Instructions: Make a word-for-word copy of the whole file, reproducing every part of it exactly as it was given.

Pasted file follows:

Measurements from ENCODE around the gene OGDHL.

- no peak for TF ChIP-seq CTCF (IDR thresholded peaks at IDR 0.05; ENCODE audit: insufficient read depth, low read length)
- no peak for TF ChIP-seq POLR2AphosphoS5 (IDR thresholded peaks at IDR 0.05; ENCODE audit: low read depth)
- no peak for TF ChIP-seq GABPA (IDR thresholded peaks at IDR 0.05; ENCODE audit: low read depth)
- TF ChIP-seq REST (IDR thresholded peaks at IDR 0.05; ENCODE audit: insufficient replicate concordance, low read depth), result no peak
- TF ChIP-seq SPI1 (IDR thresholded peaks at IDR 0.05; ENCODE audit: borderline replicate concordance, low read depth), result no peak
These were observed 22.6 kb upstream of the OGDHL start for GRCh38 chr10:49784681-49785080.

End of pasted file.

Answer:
Measurements from ENCODE around the gene OGDHL.

- no peak for TF ChIP-seq CTCF (IDR thresholded peaks at IDR 0.05; ENCODE audit: insufficient read depth, low read length)
- no peak for TF ChIP-seq POLR2AphosphoS5 (IDR thresholded peaks at IDR 0.05; ENCODE audit: low read depth)
- no peak for TF ChIP-seq GABPA (IDR thresholded peaks at IDR 0.05; ENCODE audit: low read depth)
- TF ChIP-seq REST (IDR thresholded peaks at IDR 0.05; ENCODE audit: insufficient replicate concordance, low read depth), result no peak
- TF ChIP-seq SPI1 (IDR thresholded peaks at IDR 0.05; ENCODE audit: borderline replicate concordance, low read depth), result no peak
These were observed 22.6 kb upstream of the OGDHL start for GRCh38 chr10:49784681-49785080.